Recourse to the European Court of Justice (ECJ) is increasing dramatically, the European Commission has confirmed.
Complaints by citizens rose 18 per cent to 1,128 in 1998 and cases brought
by commission departments soared by more than half from 261 to 396 says the
commission's annual report.
And the pace has picked up even more since then, says the commission.
Lawyers involved in taking cases to the ECJ are concerned that the court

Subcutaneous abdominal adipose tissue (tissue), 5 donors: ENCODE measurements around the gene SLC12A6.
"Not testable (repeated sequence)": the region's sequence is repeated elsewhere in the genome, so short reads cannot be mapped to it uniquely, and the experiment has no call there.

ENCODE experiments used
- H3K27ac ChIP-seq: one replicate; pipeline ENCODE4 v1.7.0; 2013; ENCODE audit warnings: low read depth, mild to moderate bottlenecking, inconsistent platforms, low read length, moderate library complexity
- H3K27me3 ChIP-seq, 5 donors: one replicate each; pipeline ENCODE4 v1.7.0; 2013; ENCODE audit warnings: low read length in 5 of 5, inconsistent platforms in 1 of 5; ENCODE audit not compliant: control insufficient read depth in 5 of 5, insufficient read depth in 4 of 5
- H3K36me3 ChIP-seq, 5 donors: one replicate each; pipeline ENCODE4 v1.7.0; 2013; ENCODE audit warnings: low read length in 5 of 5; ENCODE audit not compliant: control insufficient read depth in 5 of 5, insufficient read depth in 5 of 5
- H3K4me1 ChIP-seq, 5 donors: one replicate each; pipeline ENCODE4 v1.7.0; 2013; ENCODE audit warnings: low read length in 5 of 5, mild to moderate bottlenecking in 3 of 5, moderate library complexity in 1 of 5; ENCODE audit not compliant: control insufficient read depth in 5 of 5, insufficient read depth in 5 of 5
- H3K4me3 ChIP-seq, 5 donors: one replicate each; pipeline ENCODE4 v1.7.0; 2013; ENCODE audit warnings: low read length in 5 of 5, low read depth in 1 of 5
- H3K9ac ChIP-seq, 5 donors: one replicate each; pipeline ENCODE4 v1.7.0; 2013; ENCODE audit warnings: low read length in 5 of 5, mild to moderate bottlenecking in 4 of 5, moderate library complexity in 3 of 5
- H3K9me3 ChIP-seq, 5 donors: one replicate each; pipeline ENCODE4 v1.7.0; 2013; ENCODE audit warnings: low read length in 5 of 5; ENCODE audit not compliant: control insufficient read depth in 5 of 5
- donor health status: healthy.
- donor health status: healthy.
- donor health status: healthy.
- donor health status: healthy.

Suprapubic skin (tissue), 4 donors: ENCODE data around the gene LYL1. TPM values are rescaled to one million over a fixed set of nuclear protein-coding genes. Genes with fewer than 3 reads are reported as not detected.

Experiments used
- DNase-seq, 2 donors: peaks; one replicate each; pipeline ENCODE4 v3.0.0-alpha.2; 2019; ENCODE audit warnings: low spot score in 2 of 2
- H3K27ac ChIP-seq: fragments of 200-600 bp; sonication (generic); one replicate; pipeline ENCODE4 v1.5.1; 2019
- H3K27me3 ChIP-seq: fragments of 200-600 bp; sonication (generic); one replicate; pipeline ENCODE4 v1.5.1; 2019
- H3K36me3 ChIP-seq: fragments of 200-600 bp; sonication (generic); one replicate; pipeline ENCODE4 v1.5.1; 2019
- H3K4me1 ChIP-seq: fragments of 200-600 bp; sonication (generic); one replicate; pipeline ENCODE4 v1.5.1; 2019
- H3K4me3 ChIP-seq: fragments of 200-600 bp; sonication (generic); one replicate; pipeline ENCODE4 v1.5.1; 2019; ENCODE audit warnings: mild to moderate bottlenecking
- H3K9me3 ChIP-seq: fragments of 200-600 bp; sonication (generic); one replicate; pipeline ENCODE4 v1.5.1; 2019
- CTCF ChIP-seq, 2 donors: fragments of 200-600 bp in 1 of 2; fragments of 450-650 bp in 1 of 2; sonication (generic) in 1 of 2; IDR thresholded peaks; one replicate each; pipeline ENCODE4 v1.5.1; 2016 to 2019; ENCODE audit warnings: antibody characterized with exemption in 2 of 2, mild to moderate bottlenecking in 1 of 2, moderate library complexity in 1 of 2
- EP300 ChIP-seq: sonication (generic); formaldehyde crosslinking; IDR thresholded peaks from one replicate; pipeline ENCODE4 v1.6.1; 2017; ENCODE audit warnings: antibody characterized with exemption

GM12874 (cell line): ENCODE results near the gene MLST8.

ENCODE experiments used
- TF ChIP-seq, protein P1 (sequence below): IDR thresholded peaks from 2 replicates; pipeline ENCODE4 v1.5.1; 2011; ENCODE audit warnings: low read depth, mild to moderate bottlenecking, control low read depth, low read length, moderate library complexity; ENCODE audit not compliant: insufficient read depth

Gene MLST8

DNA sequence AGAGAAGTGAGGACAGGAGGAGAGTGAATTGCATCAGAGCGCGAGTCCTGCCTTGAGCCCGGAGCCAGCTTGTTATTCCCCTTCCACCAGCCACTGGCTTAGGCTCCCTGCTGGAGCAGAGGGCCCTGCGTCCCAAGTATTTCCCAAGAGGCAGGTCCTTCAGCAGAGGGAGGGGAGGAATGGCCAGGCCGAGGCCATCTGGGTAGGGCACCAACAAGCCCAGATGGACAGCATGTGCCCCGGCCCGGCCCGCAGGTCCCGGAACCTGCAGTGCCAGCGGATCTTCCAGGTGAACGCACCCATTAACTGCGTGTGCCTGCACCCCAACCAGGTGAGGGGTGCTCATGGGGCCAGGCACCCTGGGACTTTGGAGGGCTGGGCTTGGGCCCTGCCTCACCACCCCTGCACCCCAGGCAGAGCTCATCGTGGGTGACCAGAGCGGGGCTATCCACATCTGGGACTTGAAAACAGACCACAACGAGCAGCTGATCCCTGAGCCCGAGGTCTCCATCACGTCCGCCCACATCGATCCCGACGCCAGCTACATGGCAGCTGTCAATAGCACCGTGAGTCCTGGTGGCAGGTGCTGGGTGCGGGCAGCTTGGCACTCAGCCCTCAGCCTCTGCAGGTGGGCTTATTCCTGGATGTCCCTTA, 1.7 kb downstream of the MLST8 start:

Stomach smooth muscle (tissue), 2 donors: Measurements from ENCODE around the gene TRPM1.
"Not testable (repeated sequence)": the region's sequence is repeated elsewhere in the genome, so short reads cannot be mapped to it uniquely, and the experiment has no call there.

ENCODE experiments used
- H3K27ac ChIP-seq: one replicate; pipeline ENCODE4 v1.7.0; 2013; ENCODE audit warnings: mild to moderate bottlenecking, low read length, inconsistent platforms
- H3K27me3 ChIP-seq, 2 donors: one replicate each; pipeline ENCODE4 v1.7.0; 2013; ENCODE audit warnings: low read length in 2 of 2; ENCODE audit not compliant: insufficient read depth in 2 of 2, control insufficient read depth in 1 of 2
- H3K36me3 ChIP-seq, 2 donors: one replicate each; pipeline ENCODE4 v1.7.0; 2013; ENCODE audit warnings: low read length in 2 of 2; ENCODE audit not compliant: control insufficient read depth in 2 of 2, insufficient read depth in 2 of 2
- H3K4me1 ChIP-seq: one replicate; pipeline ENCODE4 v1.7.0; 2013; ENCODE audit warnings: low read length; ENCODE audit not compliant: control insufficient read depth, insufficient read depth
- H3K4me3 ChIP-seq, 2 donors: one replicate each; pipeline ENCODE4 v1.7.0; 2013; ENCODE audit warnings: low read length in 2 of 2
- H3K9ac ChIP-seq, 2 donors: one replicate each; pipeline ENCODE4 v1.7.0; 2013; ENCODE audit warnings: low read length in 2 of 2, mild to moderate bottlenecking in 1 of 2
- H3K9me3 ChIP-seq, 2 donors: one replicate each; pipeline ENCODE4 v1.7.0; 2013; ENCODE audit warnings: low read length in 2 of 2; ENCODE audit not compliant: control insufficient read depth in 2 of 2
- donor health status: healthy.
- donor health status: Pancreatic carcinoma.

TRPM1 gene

is becoming overstretched.
Freshfields partner Paul Lomas, head of EC/competition, says: “They have
been looking hard at ways of changing it. The judges have reacted
responsibly but the court will become discredited if the delays are too
Stephen Kinsella, managing partner of Herbert Smith's Brussels office,
adds that the introduction of the Court of First Instance some years ago to
hive off less important cases has not helped much because those losing have
appealed to the ECJ, meaning many cases are heard twice.
Suggested improvements include a conciliation procedure in Luxembourg, a
crackdown on extensions and a move towards many cases being heard by a
single judge, he adds.